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i need help with dog training.

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        07-01-2011, 08:58 PM
      #11
    Foal
    I agree with Doe, but have not seen anything as to the type of dog, it may have only been playing with your chickens. My Lab/Golden Retriever killed 2 of the neighbors chickens and one rooster playing with them. She was having fun and chasing them, she gets rough with my cat also, so I have been working her on leash with sitting and leave it exercises. I agree you have to give her a job and refocus her attention, it may be boredom that's causing it.
         
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        07-01-2011, 09:37 PM
      #12
    Showing
    The dog makes no connection between killing a chicken and having a rotting one adorn his neck. Why not contain the pup when no one will be home? A pup gets bored and soon starts looking for something to do whether it's going after chickens or scattering the garbage all over the house.
         
        07-01-2011, 11:58 PM
      #13
    Green Broke
    She is contained when no one is home, but occasionally she will dart out the door, or we will let her out and look away for a split second, I thought about the giving her a job but I don't really understand the concept, I did however think about setting her in a pen with the chickens and me, and when she focused on me and was calm with the chickens, reward her. And when she acted overly excited or aggressive, make her uncomfortable by fussing at her, as for her Breed she is a Australian Shepherd/Brittany Spaniel/ Blue Heeler mix.
         
        07-02-2011, 12:26 AM
      #14
    Weanling
    Please don't put a dead chicken around your dog's neck.

    The only way to stop a dog from chasing chickens is proper training. You have a 3 second window of time to make a correction if you want the dog to associate that correction with the behavior they're doing.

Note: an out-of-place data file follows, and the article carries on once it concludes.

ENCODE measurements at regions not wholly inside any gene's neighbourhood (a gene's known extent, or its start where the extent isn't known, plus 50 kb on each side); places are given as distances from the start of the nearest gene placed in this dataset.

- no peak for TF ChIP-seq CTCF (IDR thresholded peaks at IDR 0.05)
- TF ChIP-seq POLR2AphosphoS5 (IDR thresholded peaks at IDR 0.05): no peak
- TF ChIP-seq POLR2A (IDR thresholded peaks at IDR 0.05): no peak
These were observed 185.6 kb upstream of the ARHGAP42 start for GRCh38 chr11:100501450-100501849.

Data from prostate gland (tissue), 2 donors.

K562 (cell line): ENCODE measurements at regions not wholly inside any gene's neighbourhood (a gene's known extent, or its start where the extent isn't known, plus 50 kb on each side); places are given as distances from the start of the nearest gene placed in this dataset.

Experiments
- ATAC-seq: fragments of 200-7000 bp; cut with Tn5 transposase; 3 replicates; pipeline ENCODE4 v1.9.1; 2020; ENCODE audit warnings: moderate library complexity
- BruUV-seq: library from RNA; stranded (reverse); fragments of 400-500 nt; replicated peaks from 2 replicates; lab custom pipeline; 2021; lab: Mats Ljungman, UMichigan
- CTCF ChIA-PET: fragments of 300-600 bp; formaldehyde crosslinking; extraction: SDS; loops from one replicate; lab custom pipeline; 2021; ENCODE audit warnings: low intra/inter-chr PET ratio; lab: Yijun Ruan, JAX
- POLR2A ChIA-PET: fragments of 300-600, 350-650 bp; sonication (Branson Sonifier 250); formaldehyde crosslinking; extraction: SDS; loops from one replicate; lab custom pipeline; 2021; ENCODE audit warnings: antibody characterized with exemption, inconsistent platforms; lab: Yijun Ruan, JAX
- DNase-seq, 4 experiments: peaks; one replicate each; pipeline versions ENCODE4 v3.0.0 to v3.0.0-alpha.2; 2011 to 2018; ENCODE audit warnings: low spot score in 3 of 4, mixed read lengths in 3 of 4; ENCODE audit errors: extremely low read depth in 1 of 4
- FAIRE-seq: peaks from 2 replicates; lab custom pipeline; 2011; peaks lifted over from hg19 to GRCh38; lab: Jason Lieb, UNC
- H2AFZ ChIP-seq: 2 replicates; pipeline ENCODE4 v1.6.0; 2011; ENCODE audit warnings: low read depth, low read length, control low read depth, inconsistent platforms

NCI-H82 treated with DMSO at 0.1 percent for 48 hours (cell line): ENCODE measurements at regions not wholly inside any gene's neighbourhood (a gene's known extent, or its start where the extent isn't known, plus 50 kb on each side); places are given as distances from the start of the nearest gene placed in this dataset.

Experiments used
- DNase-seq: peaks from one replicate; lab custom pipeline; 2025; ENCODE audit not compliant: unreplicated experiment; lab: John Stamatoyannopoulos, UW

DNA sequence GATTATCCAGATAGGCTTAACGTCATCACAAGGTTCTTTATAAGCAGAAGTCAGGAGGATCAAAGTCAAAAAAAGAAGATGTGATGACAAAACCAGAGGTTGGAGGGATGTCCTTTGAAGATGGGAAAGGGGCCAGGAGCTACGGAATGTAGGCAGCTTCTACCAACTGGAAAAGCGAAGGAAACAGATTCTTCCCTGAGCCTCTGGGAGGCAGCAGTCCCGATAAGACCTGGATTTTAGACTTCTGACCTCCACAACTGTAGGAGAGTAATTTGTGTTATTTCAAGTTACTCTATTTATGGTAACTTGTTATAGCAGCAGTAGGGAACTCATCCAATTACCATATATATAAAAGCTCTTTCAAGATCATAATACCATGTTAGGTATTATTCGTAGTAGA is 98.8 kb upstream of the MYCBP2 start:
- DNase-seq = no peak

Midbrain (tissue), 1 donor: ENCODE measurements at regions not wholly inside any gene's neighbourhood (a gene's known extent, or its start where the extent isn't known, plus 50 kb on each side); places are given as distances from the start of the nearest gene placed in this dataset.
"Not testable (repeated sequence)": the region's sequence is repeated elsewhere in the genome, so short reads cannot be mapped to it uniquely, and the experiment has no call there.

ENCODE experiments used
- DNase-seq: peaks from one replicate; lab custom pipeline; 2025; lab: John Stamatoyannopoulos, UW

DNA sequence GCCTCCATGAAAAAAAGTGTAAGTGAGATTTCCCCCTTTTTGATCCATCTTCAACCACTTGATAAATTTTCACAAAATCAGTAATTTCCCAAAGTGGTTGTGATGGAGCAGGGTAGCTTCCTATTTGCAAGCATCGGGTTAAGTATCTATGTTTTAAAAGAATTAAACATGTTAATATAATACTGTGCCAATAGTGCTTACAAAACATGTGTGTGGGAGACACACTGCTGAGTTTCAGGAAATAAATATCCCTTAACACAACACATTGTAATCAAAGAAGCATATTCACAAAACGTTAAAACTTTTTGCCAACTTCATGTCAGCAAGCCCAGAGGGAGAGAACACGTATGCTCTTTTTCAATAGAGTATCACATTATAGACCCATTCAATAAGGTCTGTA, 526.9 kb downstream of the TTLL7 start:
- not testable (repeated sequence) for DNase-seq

That means that by the time you grab the dead chicken and tie it around your dog's neck, all you have is a dog with a dead animal attached to him wondering what the heck is wrong with his human. He's not making that connection.

    Keep the dog on a leash outside. Don't leave him unsupervised around the chickens. Practice basic obedience around the chickens, and get control of the dog. It's simple as that but in a lot of cases it take a lot of work to get the kind of control your looking for. You need to plan on at least a couple weeks to a couple months of training and I'd suggest hiring a trainer to help you.
         
        07-02-2011, 12:30 AM
      #15
    Banned
    Quote:
    Originally Posted by lilkitty90    
    the only bad thing about that is she doesn't bother them alot when we are out there, it's just the off chances she is let out unsupervised, but I am definitely taking this into consideration.
    Quote:
    Originally Posted by lilkitty90    
    she is contained when no one is home, but occasionally she will dart out the door, or we will let her out and look away for a split second,

    I do not understand this at all. I live in a town, if my dogs were out loose and not in a secure area they would be hit by cars. If she is darting out of the door, then you need to train her to wait, or sit so this cannot happen. It is never acceptable for a dog to dart of the door, that is the fault of the human. While you are training the dog, train the humans to move the dog away, and block the door with their leg.

    Your dog should not be with the chickens. She needs to be leashed when she goes out, so that she cannot kill them. If she is outdoor a lot, she needs his own fenced in area. If not, just take her out on a leash, sure it takes some human effort, but I do it all the time, I live in a town and do not have a fenced yard.

    I would imagine if it were a cars tire the dog was going after you would stop this opportunity from happening, so do that now for the chickens (and other prey animals the dog might encounter).